dictionary of list from a file

sjdevnull at yahoo.com sjdevnull at yahoo.com
Thu Oct 5 12:03:30 CEST 2006


limodou wrote:
> On 4 Oct 2006 13:11:15 -0700, sjdevnull at yahoo.com <sjdevnull at yahoo.com> wrote:
> > limodou wrote:
> > > here is my program
> > >
> > > d = {}
> > > for line in file('test.txt'):
> > >     line = line.strip()
> > >     if line:
> > >         k, v = line.strip().split()
> > >         d.setdefault(k, []).append(v)
> > > print d
> >
> > Minor nits: you call strip twice, when you don't need to.  just omit
> > the second call.
>
> Yes, I forgot that.
>
> > Also, I'm not sure stripping the line is the right thing per the spec;
> >
> > d = {}
> > for line in [l[:-1] for l in file('test.txt', 'rU') if len(l)>1]:
> >     k,v = line.split()
> >     d.setdefault(k,[]).append(v)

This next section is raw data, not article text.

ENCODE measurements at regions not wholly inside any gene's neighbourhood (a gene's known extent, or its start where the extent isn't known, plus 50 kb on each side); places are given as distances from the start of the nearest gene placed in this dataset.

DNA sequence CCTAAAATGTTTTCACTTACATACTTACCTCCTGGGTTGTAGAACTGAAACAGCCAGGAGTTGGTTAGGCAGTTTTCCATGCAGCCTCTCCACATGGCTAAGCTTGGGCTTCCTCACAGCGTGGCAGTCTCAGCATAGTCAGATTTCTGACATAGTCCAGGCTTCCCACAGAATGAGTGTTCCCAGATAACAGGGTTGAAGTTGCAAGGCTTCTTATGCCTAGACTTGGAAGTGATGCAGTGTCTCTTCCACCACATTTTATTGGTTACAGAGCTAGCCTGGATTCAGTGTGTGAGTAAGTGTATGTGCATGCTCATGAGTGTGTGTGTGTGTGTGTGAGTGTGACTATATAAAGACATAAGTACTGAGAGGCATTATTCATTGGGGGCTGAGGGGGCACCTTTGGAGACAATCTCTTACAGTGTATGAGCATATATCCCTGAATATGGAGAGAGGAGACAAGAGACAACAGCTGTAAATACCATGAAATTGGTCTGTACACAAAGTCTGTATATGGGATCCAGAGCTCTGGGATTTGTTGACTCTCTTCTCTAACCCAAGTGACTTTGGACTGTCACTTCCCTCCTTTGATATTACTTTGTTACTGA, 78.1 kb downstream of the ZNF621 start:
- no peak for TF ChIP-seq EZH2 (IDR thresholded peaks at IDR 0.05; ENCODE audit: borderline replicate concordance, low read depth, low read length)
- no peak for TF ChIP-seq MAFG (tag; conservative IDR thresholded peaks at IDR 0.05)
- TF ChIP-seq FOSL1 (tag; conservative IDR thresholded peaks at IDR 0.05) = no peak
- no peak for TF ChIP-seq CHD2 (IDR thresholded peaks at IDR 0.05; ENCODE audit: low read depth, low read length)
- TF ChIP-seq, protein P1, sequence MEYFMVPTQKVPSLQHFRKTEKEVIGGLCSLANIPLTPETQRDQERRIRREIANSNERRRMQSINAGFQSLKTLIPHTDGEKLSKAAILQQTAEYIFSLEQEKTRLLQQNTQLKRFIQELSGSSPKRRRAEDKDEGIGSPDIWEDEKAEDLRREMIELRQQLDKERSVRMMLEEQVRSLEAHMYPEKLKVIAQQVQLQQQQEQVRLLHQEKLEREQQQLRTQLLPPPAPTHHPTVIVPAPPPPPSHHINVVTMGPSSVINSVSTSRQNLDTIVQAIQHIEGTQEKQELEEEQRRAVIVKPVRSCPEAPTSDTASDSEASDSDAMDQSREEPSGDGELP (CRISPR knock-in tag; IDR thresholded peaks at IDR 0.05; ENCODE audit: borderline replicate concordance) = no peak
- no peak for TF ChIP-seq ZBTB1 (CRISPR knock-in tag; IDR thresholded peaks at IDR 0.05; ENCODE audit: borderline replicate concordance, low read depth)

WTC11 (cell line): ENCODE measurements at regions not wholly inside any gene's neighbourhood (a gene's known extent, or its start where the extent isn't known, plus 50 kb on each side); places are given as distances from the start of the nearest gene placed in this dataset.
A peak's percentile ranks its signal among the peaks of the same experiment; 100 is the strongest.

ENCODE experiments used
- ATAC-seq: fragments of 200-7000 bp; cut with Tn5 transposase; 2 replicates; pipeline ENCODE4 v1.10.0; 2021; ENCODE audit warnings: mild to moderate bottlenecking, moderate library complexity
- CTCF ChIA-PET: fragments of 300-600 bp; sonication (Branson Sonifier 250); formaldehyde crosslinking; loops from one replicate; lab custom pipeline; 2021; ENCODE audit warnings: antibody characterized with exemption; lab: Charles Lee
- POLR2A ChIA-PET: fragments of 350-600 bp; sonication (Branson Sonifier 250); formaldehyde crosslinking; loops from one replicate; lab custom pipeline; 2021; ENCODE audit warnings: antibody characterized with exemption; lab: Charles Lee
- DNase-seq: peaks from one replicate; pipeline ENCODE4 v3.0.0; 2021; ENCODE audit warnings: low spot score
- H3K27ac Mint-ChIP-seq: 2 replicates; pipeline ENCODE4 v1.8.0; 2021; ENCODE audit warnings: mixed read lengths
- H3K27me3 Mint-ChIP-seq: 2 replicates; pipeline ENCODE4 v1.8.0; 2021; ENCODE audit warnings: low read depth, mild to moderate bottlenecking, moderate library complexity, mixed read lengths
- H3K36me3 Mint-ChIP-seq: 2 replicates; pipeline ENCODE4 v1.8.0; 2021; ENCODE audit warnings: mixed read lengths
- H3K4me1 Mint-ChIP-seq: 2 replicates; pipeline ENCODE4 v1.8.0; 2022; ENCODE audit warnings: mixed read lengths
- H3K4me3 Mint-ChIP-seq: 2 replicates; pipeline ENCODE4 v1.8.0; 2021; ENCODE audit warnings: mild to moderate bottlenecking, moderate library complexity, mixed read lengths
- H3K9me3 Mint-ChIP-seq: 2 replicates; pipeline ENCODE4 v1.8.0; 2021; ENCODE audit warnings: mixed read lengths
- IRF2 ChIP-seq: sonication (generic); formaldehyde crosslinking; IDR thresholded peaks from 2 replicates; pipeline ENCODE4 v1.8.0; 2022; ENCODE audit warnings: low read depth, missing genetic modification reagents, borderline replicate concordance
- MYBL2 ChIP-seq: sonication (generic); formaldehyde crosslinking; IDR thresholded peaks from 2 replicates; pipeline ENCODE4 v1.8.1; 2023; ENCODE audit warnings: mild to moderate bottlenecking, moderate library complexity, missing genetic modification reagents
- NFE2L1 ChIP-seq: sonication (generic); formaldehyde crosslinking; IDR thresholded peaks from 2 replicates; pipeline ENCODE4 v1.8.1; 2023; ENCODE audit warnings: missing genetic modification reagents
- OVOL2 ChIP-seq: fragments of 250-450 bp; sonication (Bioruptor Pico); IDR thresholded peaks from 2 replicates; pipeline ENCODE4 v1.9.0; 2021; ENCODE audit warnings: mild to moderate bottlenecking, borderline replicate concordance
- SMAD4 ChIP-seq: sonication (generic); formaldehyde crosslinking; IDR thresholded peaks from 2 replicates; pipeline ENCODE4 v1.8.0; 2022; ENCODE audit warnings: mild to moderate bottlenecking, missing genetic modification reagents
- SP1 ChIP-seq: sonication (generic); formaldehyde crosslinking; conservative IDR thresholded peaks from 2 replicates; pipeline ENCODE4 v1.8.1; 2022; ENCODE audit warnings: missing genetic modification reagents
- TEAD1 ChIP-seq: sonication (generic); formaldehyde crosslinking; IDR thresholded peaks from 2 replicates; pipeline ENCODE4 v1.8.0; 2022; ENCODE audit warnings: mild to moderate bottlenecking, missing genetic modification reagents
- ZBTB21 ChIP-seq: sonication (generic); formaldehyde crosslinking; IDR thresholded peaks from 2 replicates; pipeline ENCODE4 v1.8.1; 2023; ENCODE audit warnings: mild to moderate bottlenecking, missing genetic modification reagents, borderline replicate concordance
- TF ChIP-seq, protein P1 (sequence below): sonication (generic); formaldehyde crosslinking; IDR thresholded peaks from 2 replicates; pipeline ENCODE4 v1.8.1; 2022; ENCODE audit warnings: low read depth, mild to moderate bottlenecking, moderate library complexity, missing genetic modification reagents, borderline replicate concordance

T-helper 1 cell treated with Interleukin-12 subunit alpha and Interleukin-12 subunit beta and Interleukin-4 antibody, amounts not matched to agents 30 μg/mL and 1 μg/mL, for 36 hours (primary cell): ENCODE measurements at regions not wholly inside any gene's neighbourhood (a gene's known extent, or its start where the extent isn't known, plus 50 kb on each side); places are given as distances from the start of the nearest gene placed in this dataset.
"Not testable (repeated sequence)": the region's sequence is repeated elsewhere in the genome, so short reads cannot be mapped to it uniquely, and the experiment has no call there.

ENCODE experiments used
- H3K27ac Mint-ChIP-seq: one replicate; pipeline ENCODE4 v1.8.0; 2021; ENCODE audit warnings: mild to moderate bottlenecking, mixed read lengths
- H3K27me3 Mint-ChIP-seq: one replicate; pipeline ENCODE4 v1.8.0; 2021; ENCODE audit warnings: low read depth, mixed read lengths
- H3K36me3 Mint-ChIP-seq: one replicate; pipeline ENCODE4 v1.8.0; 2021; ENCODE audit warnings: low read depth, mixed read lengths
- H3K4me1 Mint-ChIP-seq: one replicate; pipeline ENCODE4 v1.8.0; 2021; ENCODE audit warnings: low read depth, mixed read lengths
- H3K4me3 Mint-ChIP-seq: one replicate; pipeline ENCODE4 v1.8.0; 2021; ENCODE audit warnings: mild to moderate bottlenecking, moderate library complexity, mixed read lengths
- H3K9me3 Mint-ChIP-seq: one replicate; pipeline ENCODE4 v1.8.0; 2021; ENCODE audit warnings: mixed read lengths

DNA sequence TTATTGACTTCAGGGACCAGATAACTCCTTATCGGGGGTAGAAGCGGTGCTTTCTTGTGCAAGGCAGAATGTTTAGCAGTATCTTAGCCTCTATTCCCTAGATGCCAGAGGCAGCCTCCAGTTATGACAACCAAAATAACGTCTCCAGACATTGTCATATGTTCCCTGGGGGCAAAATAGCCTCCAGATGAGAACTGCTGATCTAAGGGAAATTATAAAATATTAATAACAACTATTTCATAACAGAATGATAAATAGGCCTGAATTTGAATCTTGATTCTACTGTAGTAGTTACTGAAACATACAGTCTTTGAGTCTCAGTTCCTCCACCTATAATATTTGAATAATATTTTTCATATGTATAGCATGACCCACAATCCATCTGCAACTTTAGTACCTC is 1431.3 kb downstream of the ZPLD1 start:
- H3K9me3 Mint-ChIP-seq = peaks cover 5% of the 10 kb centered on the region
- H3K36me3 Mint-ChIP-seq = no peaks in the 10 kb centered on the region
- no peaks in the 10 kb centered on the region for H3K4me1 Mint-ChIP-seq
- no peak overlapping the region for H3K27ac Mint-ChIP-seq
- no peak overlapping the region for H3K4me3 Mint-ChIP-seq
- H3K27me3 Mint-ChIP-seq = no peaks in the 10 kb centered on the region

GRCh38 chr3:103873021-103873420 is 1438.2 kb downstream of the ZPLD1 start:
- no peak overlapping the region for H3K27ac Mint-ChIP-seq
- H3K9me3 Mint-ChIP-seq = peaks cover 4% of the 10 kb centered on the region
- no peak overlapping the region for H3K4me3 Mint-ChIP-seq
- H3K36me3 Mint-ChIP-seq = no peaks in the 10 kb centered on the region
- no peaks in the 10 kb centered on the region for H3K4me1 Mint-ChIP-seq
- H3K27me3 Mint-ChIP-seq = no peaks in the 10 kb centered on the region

> >
> [l[:-1] for l in file('test.txt', 'rU') if len(l)>1]
>
> this line I think will create a list, and if the file is large, it'll
> consume many memory I think.
>
> And I think using strip is more clear than list comprehension, except
> for the memory consume.

Good point on memory.

You can use strip in a list (or generator) comprehension just fine.

For example (using a generator to avoid memory consumption):

for line in (l.rstrip("\n") for l in file("test.txt", "rU") if l[0] !=
"\n"):
   k, v = line.split()
   d.setdefault(k, []).append(v)

It's a matter of taste, but I think this isolates the bean-counting
"get rid of newlines/blank lines" stuff from the real processing and
makes it a bit clearer what real work you're doing with each line.




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